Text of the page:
You can plot various measures of progress during the execution
of a solver. Set the PlotFcns
name-value pair in optimoptions
, and specify one or more plotting
functions for the solver to call at each iteration. Pass a function
handle or cell array of function handles.
There are a variety of predefined plot functions available. See:
The PlotFcns
option
description in the solver function reference page
Optimization app > Options > Plot functions
You can also use a custom-written plot function. Write a function file using the same structure as an output function. For more information on this structure, see Output Function.
This example shows how to use a plot function to view the progress
of the fmincon
interior-point algorithm. The
problem is taken from the Getting Started Solve a Constrained Nonlinear Problem. The first part
of the example shows how to run the optimization using the Optimization
app. The second part shows how to run the optimization from the command
line.
Note: The Optimization app warns that it will be removed in a future release. |
Write the nonlinear objective and constraint functions, including the derivatives:
function [f g H] = rosenboth(x) % ROSENBOTH returns both the value y of Rosenbrock's function % and also the value g of its gradient and H the Hessian. f = 100*(x(2) - x(1)^2)^2 + (1-x(1))^2; if nargout > 1 g = [-400*(x(2)-x(1)^2)*x(1)-2*(1-x(1)); 200*(x(2)-x(1)^2)]; if nargout > 2 H = [1200*x(1)^2-400*x(2)+2, -400*x(1); -400*x(1), 200]; end end
Save this file as rosenboth.m
.
function [c,ceq,gc,gceq] = unitdisk2(x) % UNITDISK2 returns the value of the constraint % function for the disk of radius 1 centered at % [0 0]. It also returns the gradient. c = x(1)^2 + x(2)^2 - 1; ceq = [ ]; if nargout > 2 gc = [2*x(1);2*x(2)]; gceq = []; end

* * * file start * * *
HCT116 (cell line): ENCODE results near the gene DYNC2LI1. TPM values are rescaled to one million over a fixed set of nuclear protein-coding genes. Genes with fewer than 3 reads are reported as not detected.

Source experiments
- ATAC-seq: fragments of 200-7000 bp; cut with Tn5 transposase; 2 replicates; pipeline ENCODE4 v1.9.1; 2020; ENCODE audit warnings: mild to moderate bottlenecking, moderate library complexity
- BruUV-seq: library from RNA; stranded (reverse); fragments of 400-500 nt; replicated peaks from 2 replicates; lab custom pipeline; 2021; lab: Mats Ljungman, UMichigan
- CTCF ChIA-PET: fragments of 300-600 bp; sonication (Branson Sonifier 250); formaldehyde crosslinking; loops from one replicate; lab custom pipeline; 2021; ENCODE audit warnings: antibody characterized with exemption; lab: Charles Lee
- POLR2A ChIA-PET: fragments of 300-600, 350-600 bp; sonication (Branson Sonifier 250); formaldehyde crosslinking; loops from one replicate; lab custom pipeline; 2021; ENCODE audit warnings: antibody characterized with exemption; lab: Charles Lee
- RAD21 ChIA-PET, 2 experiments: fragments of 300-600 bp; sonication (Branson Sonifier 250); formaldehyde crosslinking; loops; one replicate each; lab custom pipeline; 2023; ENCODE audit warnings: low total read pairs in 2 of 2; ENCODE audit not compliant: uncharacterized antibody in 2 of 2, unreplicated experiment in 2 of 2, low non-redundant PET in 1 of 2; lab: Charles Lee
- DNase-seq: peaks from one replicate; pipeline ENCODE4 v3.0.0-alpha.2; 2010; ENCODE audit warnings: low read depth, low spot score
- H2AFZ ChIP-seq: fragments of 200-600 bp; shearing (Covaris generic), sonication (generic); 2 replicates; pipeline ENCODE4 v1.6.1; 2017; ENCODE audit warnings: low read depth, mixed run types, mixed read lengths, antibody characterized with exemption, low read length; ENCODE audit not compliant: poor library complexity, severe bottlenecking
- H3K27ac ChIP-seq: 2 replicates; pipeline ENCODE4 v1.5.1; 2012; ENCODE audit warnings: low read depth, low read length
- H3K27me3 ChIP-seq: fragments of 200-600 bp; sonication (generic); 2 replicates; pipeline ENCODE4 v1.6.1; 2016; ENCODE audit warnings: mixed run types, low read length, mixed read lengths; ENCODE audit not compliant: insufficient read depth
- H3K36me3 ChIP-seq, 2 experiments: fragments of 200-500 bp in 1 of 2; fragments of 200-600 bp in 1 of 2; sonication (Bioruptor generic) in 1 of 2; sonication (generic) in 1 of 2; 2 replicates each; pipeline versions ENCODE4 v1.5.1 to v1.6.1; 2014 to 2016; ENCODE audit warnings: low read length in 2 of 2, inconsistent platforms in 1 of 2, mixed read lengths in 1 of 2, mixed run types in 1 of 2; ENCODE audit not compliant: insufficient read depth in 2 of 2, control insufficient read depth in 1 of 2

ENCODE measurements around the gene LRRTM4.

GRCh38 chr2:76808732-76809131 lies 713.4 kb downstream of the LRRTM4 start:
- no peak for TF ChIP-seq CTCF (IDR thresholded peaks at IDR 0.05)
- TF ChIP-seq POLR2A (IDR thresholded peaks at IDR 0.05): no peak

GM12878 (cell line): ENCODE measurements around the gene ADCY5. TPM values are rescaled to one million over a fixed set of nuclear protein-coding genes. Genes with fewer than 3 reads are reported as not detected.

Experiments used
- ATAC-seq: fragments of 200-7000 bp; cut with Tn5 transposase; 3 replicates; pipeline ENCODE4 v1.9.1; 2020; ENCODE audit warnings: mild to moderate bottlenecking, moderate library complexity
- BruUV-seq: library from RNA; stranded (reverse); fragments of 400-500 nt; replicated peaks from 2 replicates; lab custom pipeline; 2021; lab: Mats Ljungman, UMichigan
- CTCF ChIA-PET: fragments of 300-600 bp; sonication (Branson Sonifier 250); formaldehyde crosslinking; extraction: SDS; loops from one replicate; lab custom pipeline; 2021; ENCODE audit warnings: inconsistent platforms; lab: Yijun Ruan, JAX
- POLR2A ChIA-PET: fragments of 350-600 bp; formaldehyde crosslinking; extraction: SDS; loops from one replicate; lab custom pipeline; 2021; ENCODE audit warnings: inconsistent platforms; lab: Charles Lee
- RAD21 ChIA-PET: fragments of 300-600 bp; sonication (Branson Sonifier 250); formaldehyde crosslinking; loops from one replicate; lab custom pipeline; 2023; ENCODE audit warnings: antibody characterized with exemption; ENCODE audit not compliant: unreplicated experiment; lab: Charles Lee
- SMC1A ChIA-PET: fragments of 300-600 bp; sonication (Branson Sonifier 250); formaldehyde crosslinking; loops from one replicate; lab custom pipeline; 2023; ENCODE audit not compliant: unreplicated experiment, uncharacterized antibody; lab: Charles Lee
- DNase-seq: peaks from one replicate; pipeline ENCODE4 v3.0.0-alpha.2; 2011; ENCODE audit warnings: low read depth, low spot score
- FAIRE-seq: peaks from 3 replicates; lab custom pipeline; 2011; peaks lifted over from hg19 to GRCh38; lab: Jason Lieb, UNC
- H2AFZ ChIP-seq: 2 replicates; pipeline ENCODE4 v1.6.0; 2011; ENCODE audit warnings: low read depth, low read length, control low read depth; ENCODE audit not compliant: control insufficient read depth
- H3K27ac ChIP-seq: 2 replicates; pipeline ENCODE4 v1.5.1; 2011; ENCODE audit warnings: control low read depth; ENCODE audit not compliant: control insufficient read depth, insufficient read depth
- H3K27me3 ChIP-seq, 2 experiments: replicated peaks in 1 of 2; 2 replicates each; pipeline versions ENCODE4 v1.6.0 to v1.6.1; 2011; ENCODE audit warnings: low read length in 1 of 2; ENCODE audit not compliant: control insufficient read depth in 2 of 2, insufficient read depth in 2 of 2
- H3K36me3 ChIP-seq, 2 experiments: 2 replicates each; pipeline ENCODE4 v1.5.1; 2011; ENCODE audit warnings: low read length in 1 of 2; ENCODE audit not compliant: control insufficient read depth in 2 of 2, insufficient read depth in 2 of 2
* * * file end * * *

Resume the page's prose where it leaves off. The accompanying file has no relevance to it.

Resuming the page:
Save this file as unitdisk2.m
.
Start the Optimization app by entering optimtool
at
the command line.
Set up the optimization:
Choose the fmincon
solver.
Choose the Interior point
algorithm.
Set the objective function to @rosenboth
.
Choose Gradient supplied
for
the objective function derivative.
Set the start point to [0 0]
.
Set the nonlinear constraint function to @unitdisk2
.
Choose Gradient supplied
for
the nonlinear constraint derivatives.
Your Problem Setup and Results panel should match the following figure.
Choose three plot functions in the Options pane: Current point, Function value, and First order optimality.
Click the Start button under Run solver and view results.
The output appears as follows in the Optimization app.
In addition, the following three plots appear in a separate window.
The "Current Point" plot graphically
shows the minimizer [0.786,0.618]
, which is reported
as the Final point in the Run solver
and view results pane. This plot updates at each iteration,
showing the intermediate iterates.
The "Current Function Value" plot shows
the objective function value at all iterations. This graph is nearly
monotone, showing fmincon
reduces the objective
function at almost every iteration.
The "First-order Optimality" plot shows the first-order optimality measure at all iterations.
Write the nonlinear objective and constraint functions, including the derivatives, as shown in Running the Optimization Using the Optimization App.
Create an options structure that includes calling the three plot functions:
options = optimoptions(@fmincon,'Algorithm','interior-point',... 'GradObj','on','GradConstr','on','PlotFcns',{@optimplotx,... @optimplotfval,@optimplotfirstorderopt});
Call fmincon
:
x = fmincon(@rosenboth,[0 0],[],[],[],[],[],[],... @unitdisk2,options)
fmincon
gives the following output:
Local minimum found that satisfies the constraints. Optimization completed because the objective function is non-decreasing in feasible directions, to within the default value of the function tolerance, and constraints are satisfied to within the default value of the constraint tolerance. x = 0.7864 0.6177
fmincon
also displays the three plot functions,
shown at the end of Running the Optimization Using the Optimization App.